Waqar's productive second coming
Three years ago Waqar Younis quit his job rather abruptly. What had promised to be a repeat of his glittering cricketing career ended because of health and personal reasons. He slipped back into the commentary box and watched the Pakistan side perform from afar.
Three years later, Pakistan's head coach job fell vacant yet again. This time Waqar was tempted to throw his hat in the ring again, for another crack at what had been a "difficult gig" in his first stint.
A young family and time spent away from them weighed on his mind, but he chose to take the job up after due thought. Today, as he looks back on his decision to return to the role in July 2014, it all seems worth it to him.
"Look it's very joyful, it's very hard also at times, because you're away from family all the time. It's not easy not only for the boys but also for the coaches," Waqar says. "It takes a lot out of you. The families deserve a lot of applause because it's an immense sacrifice."
In a lot of ways, nothing much has changed in terms of the personnel Waqar has had to work with. The same two captains - Misbah-ul-Haq (Test and ODI) and Shahid Afridi (T20) are still in operation, like during in previous tenure. The core of the senior players, minus Shoaib Akhtar, is still around.
But Waqar has sensed a change - a shift in the approach of the players, in that the side appeared to be ready for more responsibility, and therefore have been able to grow together. "There is a lot of belief in the dressing room that we can be the best team in the world," he says.
The mantra during this second tenure has been about keeping things simple. Aiding him in this effort are two former Test players - former Zimbabwe batsman Grant Flower as batting coach and former Pakistan team-mate Mushtaq Ahmed as spin bowling coach.
The three have played a lot with and against each other, which has helped in developing a good understanding among the backroom staff. Waqar credits Flower and Mushtaq with helping create the ideal dressing-room atmosphere.
Flower in particular has gained immense praise from the batsmen, especially after the side stood up to Australia in the two-Test series in the UAE. "He will probably say, if you ask him at 1 o'clock in the morning, 'Let's go for throwdowns' or 'Talk to me.' He will always be ready. I think that brings that respect factor," says Waqar.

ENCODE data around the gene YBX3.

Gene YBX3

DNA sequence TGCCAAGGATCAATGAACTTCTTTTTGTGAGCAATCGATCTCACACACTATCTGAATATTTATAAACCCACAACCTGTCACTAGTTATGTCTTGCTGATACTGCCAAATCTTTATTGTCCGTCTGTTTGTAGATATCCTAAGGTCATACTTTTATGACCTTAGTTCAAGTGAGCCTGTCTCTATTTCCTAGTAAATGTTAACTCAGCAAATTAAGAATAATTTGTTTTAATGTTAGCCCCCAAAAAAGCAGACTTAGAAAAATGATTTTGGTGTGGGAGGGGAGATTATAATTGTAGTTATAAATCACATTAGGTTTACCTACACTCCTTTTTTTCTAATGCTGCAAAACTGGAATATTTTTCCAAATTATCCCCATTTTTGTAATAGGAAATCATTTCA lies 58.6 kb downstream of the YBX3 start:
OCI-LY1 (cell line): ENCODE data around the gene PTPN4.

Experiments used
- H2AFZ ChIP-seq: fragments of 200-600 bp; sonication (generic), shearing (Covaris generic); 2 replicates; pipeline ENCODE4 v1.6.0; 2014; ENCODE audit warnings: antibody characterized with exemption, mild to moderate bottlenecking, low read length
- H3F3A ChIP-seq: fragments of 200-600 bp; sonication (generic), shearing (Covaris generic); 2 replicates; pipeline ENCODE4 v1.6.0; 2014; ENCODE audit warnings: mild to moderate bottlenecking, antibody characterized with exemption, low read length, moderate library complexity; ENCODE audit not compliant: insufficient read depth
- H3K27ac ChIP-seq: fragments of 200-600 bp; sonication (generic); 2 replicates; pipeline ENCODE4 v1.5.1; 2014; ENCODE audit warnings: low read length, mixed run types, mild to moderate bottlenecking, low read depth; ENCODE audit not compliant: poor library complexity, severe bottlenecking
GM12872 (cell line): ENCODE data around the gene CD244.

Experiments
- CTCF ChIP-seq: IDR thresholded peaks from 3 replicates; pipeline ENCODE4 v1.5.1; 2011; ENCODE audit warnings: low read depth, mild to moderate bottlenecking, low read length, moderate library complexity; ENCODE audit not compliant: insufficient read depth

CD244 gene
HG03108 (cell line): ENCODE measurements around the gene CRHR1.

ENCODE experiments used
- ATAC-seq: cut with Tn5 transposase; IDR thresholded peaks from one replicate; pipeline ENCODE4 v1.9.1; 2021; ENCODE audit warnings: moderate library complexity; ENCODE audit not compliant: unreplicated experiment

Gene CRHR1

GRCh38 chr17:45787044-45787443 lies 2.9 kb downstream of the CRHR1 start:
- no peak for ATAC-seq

Mushtaq was a vital member of the great Pakistan bowling attack of the 1990s. His stint in county cricket and the England side as spin bowling coach have given him immense experience. He is the ideas man the head coach leans on at crucial times: "He brings a lot to the team. He offers a lot of energy," says Waqar.
But the key men in Waqar's second stint as head coach are the captains, Misbah and Afridi. You cannot get two more different characters to deal with. Misbah, firm and calm, has emerged as Pakistan's most successful Test captain. Afridi on the other hand is the more expressive, aggressive individual, and a showman.
Waqar is finding the challenge interesting, but four years after he first worked with the pair, he says he is still learning to deal with their different personalities.
He picked up some clues about man management when he first worked in a coaching role with the side, as bowling coach under the head coach at the time, Bob Woolmer, in 2006. Waqar spent time observing Woolmer's approach in dealing with the multifaceted Pakistan side under Inzamam-ul-Haq.
When he later took charge as head coach, he tried to put the lessons to use, but the spot-fixing controversy proved to be a major blip in that first spell, in 2010-11.
Three years later, Waqar says he has come a long way from those troubled times, and he now hopes to be third-time lucky in a Pakistan coaching role.
The goal this time is much more long-term. "This World Cup is of course key, but after that you have to really start building the team again," says Waqar.